Monday, November 30, 2009

Whales to get a break this lobster season

By Natalia Real | | November 30, 2009

"Hundreds of fishers in southwest Nova Scotia for the first time will be proactively lowering the chances of the endangered right whales from becoming entangled in floating fishing line when lobster fishing season opens on Monday.

One of the most endangered large whales on Earth, only 400 North Atlantic right whales remain. Ship strikes and entanglement in fishing gear are their greatest threats.

Canada’s shipping lanes have already been moved to minimize contact with the whales. For the past year and a half, lobster fishers in Lobster Fishing Areas (LFA) 33 and 34 in the Bay of Fundy have collaborated with World Wildlife Fund (WWF) Canada to develop solutions to slash entanglements.

"Fishermen developed a plan to change fishing practices in a way that demonstrates leadership, commitment to conservation and a significant first step towards reducing this threat to the endangered North Atlantic right whale", said Robert Rangeley, Vice-President Atlantic Region, WWF-Canada. "It is an exciting example of collaboration and action which we hope provides a positive lesson of the benefits of integrated management for all ocean industries."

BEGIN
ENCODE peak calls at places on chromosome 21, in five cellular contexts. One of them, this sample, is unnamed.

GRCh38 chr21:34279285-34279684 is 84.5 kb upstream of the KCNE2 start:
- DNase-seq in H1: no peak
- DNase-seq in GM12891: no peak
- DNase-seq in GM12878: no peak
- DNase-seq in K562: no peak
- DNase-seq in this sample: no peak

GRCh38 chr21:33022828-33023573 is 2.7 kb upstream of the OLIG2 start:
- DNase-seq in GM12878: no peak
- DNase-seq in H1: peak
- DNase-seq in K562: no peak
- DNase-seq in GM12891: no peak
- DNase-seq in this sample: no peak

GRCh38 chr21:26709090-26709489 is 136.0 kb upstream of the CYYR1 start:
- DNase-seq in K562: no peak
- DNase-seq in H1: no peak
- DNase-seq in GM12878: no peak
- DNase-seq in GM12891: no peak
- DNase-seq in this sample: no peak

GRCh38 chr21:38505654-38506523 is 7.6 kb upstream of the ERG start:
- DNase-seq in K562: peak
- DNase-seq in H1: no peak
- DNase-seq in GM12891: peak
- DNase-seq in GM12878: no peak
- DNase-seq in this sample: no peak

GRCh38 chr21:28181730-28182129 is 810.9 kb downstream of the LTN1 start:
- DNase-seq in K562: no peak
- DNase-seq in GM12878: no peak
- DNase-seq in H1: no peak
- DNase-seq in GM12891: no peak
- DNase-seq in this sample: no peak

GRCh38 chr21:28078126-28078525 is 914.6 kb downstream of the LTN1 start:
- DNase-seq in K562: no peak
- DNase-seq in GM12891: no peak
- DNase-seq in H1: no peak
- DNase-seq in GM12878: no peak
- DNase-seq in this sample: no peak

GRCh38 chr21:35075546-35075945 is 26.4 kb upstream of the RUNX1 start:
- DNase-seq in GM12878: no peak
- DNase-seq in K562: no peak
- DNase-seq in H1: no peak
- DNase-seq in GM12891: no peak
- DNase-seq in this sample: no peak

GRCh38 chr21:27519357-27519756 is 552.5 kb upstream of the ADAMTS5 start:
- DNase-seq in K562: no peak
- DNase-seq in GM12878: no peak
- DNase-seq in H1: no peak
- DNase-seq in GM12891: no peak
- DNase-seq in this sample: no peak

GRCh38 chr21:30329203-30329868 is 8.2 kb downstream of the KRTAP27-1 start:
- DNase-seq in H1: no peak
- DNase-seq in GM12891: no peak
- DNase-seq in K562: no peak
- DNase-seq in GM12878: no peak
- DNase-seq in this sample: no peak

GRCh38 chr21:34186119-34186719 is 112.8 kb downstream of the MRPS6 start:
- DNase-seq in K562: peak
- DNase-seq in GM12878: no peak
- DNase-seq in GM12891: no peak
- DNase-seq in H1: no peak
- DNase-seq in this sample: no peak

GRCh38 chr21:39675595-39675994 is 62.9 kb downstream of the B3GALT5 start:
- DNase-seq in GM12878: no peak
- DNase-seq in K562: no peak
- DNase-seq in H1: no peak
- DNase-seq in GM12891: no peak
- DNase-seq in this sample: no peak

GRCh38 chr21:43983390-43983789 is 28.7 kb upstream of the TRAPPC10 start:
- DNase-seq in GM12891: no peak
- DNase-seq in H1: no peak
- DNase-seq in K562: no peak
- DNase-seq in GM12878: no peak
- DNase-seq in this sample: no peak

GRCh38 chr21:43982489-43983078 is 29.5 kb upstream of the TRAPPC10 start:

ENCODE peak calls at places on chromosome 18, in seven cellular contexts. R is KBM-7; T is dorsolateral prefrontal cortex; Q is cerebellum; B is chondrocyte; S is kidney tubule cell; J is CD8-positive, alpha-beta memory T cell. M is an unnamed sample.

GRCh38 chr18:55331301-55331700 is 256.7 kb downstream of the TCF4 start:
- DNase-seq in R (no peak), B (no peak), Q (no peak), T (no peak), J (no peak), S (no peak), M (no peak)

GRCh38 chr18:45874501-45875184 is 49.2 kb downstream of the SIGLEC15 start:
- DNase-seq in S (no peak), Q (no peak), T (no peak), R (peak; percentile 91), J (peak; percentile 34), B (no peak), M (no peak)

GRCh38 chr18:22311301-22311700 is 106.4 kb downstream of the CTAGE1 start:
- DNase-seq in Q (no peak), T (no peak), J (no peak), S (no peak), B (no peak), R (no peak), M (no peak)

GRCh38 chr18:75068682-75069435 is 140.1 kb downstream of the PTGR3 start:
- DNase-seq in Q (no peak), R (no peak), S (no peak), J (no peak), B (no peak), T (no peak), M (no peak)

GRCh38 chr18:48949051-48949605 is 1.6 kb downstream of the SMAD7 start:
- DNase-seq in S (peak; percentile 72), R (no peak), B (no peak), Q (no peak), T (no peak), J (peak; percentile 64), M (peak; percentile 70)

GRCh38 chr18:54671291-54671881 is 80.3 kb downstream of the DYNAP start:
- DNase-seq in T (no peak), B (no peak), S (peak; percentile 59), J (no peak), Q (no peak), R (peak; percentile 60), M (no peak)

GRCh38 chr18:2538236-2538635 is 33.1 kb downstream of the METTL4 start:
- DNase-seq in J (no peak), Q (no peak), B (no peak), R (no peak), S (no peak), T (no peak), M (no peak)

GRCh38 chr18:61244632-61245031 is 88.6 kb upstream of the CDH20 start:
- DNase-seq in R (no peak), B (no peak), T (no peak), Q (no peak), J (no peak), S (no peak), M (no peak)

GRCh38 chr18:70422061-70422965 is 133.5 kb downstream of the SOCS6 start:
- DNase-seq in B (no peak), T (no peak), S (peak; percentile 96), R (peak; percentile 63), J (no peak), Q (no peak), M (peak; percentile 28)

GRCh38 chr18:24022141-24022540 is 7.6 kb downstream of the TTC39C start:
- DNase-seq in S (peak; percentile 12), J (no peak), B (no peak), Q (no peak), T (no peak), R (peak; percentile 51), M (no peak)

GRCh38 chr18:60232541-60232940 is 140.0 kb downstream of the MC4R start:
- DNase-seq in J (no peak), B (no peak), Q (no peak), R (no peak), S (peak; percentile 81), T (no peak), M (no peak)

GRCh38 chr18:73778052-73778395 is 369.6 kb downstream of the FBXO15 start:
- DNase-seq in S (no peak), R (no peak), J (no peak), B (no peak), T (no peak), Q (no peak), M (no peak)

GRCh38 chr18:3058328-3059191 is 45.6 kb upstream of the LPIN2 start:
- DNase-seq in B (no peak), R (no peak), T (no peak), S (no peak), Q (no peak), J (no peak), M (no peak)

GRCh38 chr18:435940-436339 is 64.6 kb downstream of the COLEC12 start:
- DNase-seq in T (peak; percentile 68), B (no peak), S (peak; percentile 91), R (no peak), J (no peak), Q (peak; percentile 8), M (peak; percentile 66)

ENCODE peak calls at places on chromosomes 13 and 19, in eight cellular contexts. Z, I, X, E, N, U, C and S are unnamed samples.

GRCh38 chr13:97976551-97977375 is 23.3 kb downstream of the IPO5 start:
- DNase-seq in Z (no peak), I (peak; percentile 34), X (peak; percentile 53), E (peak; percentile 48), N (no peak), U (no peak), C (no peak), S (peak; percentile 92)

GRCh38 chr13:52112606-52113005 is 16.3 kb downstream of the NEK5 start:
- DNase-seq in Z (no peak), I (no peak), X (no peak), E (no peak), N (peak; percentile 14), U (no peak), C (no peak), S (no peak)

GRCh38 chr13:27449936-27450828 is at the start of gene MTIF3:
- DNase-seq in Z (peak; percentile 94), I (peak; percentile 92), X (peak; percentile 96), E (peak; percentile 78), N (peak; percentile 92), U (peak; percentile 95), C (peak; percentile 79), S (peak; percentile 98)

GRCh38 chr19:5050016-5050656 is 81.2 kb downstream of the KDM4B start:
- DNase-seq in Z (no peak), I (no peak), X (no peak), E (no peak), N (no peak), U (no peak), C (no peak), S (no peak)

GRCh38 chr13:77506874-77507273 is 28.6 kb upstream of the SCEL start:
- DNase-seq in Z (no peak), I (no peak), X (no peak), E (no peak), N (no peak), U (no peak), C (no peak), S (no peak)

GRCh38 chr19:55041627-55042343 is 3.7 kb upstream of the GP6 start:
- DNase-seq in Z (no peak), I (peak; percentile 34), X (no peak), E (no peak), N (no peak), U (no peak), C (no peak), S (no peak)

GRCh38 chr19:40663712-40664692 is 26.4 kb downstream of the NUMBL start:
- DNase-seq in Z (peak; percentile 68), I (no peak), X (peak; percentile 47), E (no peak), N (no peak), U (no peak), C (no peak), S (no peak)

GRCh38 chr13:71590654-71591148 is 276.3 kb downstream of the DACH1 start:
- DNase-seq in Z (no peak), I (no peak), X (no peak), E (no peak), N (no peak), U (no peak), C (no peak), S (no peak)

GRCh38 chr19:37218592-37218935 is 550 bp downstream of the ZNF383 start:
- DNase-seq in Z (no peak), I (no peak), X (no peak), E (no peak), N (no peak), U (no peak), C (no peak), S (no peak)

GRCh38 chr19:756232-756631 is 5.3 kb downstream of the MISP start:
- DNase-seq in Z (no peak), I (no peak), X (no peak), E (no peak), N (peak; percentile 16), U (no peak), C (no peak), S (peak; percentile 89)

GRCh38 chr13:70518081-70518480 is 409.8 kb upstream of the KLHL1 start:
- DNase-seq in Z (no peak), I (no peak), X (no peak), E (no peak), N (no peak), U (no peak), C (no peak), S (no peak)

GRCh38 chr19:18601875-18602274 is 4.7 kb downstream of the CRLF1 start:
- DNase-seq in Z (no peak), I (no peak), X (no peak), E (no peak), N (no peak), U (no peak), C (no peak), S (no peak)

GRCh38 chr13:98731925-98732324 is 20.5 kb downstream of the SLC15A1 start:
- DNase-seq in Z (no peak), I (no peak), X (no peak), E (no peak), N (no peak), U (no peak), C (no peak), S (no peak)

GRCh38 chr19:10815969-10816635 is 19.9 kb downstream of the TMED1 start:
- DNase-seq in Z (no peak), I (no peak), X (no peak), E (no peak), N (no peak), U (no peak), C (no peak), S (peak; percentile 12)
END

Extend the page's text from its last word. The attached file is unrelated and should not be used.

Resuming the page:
As whales swim to the waters off the southern US coast and back, lines attaching lobster traps to the ocean bottom can float and create nooses that ensnare whales and drown them or wrap around their mouths, precluding them from feeding. About 75 per cent of right whales have been observed to have scars created by fishing lines, The Canadian Press reports.

Until recently, there were no guidelines on the amount of rope that lobster fishers could use when setting their trawls or even how they set them. The new plan aims to keep rope out of whales’ path by specifying maximum rope lengths and optimal setting practices that keep ropes low and tight.

"Fishermen are often negatively portrayed when animals, particularly whales, become entangled in fishing gear", said Ashton Spinney, Industry Co-Chair of the LFA 34 Advisory Committee. "These rare and unfortunate situations are never intentional and no fisherman wants to see whales harmed."

In June, all of the Halifax port representatives in LFA 33 and 34 agreed on behalf of their fishers to adopt this first measure and take further action in the future to lower this threat as they gain more knowledge about entanglements.

"This is a great step towards minimising threats and giving right whales a chance of recovery," said Rangeley. "More work is necessary to better understand the problem and the effectiveness of solutions that will ensure recovery of this magnificent species."

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